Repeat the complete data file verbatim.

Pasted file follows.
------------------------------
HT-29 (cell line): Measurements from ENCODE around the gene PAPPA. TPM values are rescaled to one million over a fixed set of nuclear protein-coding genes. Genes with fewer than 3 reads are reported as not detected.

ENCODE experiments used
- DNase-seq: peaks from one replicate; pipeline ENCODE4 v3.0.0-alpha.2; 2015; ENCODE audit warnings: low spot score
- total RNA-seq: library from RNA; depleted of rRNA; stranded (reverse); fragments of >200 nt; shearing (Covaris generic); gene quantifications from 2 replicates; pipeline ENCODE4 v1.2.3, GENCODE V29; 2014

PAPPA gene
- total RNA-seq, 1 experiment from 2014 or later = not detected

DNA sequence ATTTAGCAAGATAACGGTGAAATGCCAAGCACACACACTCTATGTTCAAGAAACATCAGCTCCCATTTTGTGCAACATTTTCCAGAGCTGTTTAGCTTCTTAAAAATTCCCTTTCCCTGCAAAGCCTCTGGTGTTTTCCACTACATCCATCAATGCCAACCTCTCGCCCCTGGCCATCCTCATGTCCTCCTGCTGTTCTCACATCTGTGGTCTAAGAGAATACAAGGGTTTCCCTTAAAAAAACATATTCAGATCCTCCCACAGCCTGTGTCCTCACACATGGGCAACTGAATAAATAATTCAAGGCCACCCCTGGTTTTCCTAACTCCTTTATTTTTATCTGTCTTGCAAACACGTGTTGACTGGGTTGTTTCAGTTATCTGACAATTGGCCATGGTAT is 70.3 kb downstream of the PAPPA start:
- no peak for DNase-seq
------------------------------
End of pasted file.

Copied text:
HT-29 (cell line): Measurements from ENCODE around the gene PAPPA. TPM values are rescaled to one million over a fixed set of nuclear protein-coding genes. Genes with fewer than 3 reads are reported as not detected.

ENCODE experiments used
- DNase-seq: peaks from one replicate; pipeline ENCODE4 v3.0.0-alpha.2; 2015; ENCODE audit warnings: low spot score
- total RNA-seq: library from RNA; depleted of rRNA; stranded (reverse); fragments of >200 nt; shearing (Covaris generic); gene quantifications from 2 replicates; pipeline ENCODE4 v1.2.3, GENCODE V29; 2014

PAPPA gene
- total RNA-seq, 1 experiment from 2014 or later = not detected

DNA sequence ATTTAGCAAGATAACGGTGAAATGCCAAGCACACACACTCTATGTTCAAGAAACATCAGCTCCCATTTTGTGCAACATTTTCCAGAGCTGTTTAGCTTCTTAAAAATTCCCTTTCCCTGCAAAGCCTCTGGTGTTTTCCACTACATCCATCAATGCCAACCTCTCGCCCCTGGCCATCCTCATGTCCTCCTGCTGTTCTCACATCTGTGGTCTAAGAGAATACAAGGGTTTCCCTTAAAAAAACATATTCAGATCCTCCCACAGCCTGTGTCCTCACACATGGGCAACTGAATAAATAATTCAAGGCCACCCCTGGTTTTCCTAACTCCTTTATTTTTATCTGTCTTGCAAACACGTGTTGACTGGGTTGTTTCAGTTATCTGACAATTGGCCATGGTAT is 70.3 kb downstream of the PAPPA start:
- no peak for DNase-seq